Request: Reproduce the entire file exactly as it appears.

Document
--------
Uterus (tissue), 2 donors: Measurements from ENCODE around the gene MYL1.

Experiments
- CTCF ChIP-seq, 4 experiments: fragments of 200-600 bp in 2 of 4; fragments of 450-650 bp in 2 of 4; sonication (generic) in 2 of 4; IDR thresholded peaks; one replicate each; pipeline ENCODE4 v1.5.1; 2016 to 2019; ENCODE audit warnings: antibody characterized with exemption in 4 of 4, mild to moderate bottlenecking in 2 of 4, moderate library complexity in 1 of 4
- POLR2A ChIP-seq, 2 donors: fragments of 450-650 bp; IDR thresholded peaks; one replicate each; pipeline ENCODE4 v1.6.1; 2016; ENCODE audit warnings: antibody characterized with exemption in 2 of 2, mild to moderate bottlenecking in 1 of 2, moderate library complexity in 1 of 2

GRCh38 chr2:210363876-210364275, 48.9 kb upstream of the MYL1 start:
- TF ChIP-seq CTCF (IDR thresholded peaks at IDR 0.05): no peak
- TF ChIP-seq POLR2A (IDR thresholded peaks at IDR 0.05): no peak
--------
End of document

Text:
Uterus (tissue), 2 donors: Measurements from ENCODE around the gene MYL1.

Experiments
- CTCF ChIP-seq, 4 experiments: fragments of 200-600 bp in 2 of 4; fragments of 450-650 bp in 2 of 4; sonication (generic) in 2 of 4; IDR thresholded peaks; one replicate each; pipeline ENCODE4 v1.5.1; 2016 to 2019; ENCODE audit warnings: antibody characterized with exemption in 4 of 4, mild to moderate bottlenecking in 2 of 4, moderate library complexity in 1 of 4
- POLR2A ChIP-seq, 2 donors: fragments of 450-650 bp; IDR thresholded peaks; one replicate each; pipeline ENCODE4 v1.6.1; 2016; ENCODE audit warnings: antibody characterized with exemption in 2 of 2, mild to moderate bottlenecking in 1 of 2, moderate library complexity in 1 of 2

GRCh38 chr2:210363876-210364275, 48.9 kb upstream of the MYL1 start:
- TF ChIP-seq CTCF (IDR thresholded peaks at IDR 0.05): no peak
- TF ChIP-seq POLR2A (IDR thresholded peaks at IDR 0.05): no peak